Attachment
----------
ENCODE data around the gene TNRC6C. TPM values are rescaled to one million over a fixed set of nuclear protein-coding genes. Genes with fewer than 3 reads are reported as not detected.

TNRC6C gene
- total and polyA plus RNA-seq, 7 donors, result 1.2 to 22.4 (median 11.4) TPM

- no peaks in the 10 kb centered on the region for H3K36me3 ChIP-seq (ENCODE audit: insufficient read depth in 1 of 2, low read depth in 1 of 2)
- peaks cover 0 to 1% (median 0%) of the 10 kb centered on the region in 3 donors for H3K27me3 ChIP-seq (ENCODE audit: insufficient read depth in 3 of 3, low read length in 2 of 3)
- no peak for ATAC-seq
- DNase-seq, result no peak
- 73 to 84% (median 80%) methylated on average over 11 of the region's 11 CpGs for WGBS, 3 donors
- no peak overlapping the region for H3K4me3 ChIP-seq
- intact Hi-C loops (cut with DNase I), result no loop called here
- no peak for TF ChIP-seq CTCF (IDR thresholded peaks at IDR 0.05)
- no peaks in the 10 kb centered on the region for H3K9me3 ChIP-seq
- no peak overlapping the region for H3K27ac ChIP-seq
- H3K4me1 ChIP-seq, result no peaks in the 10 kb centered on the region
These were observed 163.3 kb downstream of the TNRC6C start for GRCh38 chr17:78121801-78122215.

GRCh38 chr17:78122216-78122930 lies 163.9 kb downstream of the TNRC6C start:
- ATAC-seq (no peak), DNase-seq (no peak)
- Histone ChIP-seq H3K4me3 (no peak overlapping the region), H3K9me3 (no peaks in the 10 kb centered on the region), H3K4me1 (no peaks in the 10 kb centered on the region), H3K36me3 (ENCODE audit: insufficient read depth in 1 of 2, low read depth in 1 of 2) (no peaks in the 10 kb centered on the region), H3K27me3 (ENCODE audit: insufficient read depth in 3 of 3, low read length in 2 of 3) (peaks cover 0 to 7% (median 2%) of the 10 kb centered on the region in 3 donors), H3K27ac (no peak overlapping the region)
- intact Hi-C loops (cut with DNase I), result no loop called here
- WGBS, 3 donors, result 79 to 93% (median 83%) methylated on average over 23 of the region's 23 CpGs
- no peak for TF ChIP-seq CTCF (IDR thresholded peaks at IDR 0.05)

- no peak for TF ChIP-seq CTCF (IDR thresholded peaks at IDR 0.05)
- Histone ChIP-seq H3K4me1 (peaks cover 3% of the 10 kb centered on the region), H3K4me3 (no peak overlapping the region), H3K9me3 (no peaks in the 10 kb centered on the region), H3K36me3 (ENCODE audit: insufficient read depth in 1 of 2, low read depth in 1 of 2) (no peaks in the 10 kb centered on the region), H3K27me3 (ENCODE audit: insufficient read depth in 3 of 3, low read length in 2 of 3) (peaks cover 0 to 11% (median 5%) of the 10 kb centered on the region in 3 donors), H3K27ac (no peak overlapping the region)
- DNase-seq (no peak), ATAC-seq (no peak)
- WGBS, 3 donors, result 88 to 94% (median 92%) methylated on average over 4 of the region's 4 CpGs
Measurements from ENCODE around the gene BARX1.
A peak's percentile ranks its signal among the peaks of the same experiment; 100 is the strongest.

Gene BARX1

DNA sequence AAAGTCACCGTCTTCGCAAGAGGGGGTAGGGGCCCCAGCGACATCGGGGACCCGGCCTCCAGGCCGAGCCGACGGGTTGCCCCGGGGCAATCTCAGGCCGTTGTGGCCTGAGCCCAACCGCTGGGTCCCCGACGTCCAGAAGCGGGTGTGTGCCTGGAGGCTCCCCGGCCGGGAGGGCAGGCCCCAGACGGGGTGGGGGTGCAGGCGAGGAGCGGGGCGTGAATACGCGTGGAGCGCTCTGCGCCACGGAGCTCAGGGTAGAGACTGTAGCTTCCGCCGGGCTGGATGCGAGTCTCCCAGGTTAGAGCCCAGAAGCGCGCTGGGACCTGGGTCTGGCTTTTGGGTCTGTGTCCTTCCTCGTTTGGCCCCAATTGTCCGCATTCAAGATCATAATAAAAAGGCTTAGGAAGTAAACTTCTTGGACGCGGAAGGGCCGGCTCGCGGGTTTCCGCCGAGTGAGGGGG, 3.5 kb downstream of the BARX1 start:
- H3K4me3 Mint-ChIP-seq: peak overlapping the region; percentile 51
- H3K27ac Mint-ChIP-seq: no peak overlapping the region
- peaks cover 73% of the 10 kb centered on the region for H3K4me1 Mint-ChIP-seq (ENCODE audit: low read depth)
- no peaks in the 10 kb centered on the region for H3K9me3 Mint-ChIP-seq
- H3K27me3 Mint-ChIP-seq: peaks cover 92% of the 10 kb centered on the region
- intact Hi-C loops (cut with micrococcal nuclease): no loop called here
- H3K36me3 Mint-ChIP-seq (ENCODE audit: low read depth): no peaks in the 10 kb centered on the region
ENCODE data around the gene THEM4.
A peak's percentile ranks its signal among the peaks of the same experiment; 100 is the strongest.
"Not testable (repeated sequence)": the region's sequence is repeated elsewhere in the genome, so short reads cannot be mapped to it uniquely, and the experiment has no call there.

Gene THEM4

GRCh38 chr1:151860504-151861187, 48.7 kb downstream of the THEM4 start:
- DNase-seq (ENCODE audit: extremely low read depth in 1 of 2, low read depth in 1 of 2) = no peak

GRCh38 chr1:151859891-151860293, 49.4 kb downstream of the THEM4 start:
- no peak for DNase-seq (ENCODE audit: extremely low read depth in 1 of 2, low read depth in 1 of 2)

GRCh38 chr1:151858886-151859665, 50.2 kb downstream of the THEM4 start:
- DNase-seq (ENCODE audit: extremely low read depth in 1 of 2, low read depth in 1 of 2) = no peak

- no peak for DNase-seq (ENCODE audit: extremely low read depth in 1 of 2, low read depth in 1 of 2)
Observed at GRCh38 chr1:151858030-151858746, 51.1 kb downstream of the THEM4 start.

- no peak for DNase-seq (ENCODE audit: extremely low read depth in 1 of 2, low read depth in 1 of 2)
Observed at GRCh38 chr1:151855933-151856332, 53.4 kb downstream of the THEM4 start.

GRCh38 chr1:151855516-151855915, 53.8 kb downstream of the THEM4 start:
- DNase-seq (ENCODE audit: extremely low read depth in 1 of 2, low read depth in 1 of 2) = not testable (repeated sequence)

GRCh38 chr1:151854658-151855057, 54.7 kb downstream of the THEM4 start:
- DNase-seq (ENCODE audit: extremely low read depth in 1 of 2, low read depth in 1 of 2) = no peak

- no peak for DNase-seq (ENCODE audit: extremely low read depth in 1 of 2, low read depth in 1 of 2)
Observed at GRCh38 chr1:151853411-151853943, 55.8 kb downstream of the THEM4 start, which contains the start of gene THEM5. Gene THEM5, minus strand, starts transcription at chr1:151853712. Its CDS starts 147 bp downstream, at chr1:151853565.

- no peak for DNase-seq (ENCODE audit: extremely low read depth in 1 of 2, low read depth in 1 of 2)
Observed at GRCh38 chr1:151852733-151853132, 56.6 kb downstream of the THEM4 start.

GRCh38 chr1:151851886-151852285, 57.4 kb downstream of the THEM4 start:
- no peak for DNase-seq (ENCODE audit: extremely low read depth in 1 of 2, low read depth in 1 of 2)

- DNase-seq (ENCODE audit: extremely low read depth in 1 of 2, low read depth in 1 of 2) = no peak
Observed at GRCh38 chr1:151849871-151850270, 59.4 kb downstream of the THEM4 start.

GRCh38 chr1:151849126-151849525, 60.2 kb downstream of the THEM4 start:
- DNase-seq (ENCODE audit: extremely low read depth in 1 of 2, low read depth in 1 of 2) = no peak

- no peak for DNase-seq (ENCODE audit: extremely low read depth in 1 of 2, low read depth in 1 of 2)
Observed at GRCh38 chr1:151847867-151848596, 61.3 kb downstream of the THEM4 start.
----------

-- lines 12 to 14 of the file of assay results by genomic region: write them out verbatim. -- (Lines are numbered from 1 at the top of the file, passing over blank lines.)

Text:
- no peaks in the 10 kb centered on the region for H3K9me3 ChIP-seq
- no peak overlapping the region for H3K27ac ChIP-seq
- H3K4me1 ChIP-seq, result no peaks in the 10 kb centered on the region